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Frank Rehn    Click Images to Enlarge

Oscar Adler
Along the American Coast

Oil on canvas
16 1/16 x 27 inches


Oscar Adler

(American, 1848-1914)

A highly successful 19th-century marine painter, Frank Rehn determined to be exclusively American in his fine art painting, although French Impressionism heavily influenced his style.  Ironically he was "one of the first Americans to introduce the Impressionist style of painting to his fellow countrymen." Because of his dedication to being 'pure' American, he avoided going abroad for further art study beyond his schooling from age 18 at the Pennsylvania Academy of the Fine Arts with Christian Schussele.  His course work included portraiture, marine, still life and figure painting and although he could paint any subject, he preferred to paint along the American shore.

Rehn was born in Philadelphia.  After finishing his training at the Pennsylvania Academy, he supported himself with portrait commission work and by selling terra cotta plates.  He also painted many landscapes and still lifes, and won exhibition awards for these subjects.  However, a trip to the New Jersey shore turned his interest to marine painting, especially seascapes.  It is likely that a major influence was the suggestion of fellow artist Russell Smith that Rehn focus on marine painting.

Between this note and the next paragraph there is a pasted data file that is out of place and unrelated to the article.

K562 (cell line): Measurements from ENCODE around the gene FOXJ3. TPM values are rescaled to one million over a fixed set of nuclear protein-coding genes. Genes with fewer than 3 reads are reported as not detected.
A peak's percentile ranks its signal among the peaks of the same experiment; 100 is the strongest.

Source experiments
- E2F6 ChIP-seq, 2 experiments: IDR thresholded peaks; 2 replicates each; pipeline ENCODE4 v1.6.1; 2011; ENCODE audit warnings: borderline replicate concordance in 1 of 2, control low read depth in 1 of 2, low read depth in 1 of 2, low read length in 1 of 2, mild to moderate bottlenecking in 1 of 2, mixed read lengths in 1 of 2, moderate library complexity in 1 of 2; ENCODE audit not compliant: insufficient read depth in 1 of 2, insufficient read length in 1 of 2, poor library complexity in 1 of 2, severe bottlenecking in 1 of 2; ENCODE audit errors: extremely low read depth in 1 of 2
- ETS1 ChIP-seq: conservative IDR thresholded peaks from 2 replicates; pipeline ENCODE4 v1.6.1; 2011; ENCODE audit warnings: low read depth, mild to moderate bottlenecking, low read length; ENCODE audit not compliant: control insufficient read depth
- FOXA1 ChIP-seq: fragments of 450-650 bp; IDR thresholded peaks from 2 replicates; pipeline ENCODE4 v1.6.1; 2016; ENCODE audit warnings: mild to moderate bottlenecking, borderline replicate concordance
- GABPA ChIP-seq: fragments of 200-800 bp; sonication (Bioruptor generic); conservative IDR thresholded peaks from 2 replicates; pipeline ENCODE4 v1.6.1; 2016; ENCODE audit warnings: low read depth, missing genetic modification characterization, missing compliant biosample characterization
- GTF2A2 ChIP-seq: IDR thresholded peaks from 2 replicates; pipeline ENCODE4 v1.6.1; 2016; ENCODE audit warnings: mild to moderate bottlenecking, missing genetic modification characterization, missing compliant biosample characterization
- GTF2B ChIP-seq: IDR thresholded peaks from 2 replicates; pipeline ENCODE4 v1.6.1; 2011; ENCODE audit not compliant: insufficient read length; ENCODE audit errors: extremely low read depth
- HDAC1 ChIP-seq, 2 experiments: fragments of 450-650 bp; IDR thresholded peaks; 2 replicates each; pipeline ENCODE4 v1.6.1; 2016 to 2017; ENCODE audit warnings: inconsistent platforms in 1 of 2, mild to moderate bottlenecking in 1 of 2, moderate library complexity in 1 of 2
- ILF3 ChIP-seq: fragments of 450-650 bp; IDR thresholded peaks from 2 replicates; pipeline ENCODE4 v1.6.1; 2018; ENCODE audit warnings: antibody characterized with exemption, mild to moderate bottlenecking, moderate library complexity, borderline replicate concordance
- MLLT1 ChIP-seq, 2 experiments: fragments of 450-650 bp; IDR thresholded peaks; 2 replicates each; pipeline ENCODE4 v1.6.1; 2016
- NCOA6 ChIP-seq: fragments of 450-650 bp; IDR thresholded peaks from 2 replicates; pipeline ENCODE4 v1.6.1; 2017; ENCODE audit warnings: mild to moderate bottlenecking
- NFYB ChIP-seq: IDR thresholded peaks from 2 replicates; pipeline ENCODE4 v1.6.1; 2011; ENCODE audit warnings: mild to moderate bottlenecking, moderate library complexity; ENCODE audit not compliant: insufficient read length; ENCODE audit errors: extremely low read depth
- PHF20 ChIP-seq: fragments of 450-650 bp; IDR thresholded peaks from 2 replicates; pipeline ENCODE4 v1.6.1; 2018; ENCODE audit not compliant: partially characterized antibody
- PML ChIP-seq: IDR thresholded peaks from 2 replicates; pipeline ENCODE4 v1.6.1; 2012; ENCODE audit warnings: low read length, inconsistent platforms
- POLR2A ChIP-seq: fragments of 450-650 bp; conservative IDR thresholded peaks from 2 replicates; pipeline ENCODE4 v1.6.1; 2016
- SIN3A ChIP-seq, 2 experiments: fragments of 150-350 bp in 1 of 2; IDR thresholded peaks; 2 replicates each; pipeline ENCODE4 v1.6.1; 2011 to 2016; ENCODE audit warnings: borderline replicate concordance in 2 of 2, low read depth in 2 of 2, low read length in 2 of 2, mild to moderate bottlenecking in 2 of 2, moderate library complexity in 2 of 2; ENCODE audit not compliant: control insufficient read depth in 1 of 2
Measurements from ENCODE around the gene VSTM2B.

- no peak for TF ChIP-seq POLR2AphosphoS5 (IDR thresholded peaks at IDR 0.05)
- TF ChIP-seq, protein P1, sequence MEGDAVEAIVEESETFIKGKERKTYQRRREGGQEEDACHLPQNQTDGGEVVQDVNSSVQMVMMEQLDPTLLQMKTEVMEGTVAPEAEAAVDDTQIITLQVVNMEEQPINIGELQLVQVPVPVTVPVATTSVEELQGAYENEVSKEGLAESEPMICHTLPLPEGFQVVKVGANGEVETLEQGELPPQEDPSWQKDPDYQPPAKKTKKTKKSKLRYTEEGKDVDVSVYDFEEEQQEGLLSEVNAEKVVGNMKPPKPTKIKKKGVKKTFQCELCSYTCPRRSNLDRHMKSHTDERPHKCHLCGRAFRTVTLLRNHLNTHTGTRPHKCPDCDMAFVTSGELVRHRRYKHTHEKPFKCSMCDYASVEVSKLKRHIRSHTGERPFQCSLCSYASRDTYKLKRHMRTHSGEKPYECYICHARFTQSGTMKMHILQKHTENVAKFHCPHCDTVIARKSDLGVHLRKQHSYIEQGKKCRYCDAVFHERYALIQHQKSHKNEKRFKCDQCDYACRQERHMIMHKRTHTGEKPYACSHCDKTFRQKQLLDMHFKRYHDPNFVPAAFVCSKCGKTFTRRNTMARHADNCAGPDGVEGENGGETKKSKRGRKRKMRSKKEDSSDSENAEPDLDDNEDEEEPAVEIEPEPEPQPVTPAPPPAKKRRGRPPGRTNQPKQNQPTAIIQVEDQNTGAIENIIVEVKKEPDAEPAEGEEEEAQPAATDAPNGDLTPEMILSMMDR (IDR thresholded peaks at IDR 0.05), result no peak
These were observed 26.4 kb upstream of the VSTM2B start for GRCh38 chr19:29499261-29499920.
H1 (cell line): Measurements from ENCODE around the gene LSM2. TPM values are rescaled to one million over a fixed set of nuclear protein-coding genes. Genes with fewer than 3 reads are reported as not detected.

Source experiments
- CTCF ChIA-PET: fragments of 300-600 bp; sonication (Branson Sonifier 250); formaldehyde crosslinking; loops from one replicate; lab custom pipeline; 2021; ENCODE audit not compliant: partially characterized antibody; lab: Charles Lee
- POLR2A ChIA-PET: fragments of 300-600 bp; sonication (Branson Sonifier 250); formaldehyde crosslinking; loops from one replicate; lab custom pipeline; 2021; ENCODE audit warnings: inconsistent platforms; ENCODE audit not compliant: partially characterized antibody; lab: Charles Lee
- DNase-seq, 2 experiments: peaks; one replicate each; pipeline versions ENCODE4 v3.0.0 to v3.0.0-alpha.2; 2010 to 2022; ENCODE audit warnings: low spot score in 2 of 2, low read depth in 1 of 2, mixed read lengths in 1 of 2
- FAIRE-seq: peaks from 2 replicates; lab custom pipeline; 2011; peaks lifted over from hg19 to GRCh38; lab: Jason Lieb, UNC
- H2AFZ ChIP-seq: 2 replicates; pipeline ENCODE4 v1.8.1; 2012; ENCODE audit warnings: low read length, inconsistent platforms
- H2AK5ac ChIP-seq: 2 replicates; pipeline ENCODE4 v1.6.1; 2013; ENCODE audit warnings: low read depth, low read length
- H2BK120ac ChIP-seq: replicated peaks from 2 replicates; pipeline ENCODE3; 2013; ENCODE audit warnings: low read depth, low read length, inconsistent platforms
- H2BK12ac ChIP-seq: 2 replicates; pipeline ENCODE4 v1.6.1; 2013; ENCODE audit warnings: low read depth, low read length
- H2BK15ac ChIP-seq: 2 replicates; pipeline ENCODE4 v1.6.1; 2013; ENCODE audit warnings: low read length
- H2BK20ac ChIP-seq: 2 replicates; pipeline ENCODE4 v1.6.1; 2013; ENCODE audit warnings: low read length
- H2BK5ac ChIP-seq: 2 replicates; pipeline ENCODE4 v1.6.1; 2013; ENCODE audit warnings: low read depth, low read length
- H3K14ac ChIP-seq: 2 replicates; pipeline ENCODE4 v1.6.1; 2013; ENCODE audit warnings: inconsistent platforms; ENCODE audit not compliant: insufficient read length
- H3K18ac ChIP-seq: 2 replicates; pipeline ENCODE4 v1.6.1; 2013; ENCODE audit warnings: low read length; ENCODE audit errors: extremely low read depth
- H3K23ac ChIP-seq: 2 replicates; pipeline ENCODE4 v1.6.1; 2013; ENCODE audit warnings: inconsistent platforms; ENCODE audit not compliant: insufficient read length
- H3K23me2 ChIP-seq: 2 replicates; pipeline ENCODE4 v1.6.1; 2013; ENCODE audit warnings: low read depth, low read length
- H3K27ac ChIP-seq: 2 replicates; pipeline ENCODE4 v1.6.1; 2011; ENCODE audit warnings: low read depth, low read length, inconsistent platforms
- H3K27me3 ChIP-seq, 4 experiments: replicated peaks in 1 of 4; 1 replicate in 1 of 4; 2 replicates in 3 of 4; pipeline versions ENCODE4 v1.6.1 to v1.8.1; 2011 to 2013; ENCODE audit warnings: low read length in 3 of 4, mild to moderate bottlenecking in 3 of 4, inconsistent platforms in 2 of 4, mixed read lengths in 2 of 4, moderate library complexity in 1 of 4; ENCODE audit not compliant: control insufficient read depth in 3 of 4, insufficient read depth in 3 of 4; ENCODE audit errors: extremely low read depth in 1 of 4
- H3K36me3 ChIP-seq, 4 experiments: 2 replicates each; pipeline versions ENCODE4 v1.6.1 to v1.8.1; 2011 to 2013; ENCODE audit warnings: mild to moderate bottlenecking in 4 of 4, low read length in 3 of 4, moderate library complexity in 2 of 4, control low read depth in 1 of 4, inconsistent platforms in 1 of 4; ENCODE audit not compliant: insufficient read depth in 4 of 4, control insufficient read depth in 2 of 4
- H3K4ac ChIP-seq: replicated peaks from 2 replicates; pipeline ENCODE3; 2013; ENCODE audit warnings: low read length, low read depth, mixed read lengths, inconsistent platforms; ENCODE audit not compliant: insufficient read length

He moved to New York City in 1881, and with other artists set up a studio at the Hotel Chelsea, a location he occupied for the remainder of his life.  Painting with Childe Hassam, John Twachtman and William Merritt Chase, he summered in Magnolia, Massachusetts where he died in 1914.

Memberships included the American Watercolor Society, Associate (1898) and National Academician (1909) of the National Academy of Design, Salmagundi Club and Lotus Club. The artist was awarded First Prize, St. Louis Exposition, 1881; Honorable Mention, Paris Universal Exposition, 1900; and a Bronze Medal, Pan-American Exposition, Buffalo, New York, 1901.